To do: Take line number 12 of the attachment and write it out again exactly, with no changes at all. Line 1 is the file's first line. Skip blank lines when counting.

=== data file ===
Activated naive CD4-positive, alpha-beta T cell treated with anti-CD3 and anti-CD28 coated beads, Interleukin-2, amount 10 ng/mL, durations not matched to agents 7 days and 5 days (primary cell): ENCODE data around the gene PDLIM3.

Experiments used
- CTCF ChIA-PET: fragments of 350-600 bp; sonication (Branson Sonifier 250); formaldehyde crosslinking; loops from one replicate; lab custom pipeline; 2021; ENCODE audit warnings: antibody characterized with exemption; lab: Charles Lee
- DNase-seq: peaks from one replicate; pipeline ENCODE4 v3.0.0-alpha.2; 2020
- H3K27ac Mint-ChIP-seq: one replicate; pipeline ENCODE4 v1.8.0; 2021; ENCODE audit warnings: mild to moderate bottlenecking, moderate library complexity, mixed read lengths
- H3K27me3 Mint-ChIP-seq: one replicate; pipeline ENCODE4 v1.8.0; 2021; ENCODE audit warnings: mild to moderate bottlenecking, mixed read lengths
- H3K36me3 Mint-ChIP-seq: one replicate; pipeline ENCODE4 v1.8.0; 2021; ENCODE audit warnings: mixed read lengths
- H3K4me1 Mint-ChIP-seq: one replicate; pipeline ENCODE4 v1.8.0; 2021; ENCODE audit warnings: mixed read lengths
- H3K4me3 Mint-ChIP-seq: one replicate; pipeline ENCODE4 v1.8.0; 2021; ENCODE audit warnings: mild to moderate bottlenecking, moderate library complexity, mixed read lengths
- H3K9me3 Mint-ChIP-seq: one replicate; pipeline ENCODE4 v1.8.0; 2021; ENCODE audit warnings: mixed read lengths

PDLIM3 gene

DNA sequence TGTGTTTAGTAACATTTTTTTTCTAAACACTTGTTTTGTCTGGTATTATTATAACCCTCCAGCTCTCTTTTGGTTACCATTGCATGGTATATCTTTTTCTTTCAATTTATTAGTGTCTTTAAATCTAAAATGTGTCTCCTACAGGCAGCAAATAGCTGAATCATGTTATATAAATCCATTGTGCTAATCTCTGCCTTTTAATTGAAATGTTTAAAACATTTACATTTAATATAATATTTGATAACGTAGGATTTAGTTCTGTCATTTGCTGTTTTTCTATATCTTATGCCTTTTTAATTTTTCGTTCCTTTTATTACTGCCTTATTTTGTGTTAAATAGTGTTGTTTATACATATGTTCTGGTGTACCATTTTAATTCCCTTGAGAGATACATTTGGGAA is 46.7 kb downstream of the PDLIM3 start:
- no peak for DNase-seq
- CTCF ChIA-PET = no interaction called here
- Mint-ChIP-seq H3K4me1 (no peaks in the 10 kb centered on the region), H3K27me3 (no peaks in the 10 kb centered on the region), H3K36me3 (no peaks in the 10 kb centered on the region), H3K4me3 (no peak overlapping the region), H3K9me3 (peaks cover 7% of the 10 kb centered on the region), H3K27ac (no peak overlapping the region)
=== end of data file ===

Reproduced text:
DNA sequence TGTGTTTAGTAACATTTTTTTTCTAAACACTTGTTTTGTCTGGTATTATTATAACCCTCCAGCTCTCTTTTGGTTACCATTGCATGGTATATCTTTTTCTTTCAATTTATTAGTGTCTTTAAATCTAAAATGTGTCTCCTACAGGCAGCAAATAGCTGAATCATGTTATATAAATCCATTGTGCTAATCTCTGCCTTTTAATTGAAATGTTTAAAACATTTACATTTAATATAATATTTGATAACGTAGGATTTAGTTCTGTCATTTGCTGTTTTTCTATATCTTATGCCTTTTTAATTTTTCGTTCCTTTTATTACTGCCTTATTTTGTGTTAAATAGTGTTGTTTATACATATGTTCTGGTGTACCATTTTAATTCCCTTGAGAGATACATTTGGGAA is 46.7 kb downstream of the PDLIM3 start: